- We have some things to work on. Right now we are having a hard time communicating with the development team. They are always busy, just like support managers. We don’t always succeed in bringing it all into balance, but it can be solved by hiring more people. Our workload has increased, and restructuring the company from inside would do good.
- I would like to gain programming skills. It embarrasses me to say that I haven’t found time for it yet, because I want to learn the whole process of creating a website to understand our partners better. I have already started learning, but the process is very slow due to a lack of time and knowledge. I believe that it will help me in my current job and generate additional income. I am deeply inspired by the experience of our technical writer Egor Abramenko, who wrote “How to create a website from scratch” himself.
Let’s get personal
- I have to be a “support manager” in life every now and then as well. It just so happens that I receive calls from different people living in St Petersburg, who need my help in relation to homeless pets often. It can happen several times during the day. Normally, the first question is, “Hello, is it emergency service?” I have to explain then that I cannot help everyone myself, but at least I advise them on their problem, which is very similar to what I do at work.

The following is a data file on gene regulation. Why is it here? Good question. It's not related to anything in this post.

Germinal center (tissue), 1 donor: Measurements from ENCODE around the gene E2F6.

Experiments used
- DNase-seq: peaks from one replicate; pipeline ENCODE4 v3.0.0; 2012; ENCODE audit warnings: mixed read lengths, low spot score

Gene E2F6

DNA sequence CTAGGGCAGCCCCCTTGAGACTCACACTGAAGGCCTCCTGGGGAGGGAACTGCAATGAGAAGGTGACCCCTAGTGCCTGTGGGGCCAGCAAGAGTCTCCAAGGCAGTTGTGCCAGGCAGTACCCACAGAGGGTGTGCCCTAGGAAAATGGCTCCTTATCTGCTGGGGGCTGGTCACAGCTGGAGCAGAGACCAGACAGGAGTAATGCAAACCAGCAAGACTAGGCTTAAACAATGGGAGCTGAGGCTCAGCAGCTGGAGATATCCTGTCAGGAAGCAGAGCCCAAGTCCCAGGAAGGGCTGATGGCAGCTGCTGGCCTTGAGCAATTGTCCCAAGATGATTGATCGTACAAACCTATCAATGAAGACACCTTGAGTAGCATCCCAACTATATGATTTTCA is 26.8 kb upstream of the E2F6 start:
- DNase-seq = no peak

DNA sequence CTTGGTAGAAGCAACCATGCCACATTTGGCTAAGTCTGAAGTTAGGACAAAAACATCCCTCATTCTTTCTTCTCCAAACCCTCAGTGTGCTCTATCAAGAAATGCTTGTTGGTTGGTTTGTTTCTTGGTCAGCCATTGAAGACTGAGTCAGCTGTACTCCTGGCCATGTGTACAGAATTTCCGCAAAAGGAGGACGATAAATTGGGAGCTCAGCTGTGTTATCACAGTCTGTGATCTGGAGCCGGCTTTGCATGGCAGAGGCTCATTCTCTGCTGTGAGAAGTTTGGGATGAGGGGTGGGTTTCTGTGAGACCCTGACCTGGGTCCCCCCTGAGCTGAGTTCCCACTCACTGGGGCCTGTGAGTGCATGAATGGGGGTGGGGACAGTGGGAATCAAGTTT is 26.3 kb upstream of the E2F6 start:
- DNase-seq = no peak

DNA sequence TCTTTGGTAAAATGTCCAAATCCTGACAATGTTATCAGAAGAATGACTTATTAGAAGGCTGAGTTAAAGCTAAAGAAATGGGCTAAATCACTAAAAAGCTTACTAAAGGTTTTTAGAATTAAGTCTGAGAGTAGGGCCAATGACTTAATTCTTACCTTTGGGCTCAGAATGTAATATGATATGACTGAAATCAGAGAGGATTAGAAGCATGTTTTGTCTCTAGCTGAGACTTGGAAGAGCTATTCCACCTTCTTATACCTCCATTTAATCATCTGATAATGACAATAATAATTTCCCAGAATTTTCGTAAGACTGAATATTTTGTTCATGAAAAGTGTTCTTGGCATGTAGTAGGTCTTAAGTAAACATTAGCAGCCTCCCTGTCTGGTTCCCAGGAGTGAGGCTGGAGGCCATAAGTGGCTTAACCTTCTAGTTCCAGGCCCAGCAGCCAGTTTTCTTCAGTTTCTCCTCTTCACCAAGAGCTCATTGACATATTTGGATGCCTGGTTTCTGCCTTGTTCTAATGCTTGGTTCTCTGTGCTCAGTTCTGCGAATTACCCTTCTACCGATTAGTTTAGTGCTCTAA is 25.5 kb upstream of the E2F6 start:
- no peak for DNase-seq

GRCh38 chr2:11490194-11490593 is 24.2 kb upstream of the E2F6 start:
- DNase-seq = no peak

- I hold a degree in Linguistics, Translation and Intercultural Communication.
- I don’t know where I want to go first, as I have a wish-list featuring many different countries with South America, South Africa and Australia on top of the list.
- If aliens come one day and ask where they can learn about the human race best, I will tell them to leave as soon as possible before people kill them. If they are too eager to stay, I would recommend traveling around the United States, where even freaks are perceived normally, and in general, they’d better imitate human behavior to fit in.
- I was impressed a lot by the book “Into the Wild” by Jon Krakauer. The main idea is that you can only be really happy when you have someone to share your happiness with.
- Among my recently read books, I can highlight «Alone in Berlin» by Hans Fallada and “From Dusk ’til Dawn: An Insider’s View of the Growth of the Animal Liberation Movement” by Keith Mann.
- My three favorite tracks that I would play at an office party are not know abroad, it’s a russian songs: Zdrada Palki – Iz chernoy reziny (From black rubber), Ankylym – Rabota (Work), Ruki na odeyalo (Hands on the duvet) – Avtonomnaya zona (Autonomous zone).
- I see myself in the social business in 10 years.